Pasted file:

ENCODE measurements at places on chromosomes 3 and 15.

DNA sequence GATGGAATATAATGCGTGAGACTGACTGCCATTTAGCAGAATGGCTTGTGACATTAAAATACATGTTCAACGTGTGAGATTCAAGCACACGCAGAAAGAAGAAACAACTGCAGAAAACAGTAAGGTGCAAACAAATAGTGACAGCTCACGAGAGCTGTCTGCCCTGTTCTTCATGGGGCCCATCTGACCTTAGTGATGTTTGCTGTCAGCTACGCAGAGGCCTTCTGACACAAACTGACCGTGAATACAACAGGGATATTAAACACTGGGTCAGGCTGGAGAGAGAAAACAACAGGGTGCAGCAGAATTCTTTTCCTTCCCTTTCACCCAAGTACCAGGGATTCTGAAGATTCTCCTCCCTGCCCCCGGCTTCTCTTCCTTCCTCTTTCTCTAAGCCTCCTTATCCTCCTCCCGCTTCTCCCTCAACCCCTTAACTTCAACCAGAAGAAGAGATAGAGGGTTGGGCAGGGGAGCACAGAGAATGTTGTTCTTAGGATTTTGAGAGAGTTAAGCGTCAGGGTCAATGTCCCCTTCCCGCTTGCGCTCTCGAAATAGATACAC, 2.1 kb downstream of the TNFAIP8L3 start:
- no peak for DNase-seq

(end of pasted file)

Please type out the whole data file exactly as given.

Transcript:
ENCODE measurements at places on chromosomes 3 and 15.

DNA sequence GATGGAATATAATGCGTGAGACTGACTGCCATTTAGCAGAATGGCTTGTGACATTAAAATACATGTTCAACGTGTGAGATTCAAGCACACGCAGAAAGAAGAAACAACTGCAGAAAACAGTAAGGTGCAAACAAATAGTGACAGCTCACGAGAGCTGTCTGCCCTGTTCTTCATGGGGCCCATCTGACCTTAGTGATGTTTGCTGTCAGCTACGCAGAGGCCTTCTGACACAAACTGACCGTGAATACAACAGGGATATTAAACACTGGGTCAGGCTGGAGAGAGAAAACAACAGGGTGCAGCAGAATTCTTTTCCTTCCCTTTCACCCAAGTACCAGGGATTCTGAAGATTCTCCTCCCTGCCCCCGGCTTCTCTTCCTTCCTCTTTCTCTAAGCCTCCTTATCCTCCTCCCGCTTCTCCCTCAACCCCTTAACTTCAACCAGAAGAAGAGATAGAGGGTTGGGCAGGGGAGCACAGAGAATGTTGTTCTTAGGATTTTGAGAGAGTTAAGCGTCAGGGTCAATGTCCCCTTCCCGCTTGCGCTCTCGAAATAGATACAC, 2.1 kb downstream of the TNFAIP8L3 start:
- no peak for DNase-seq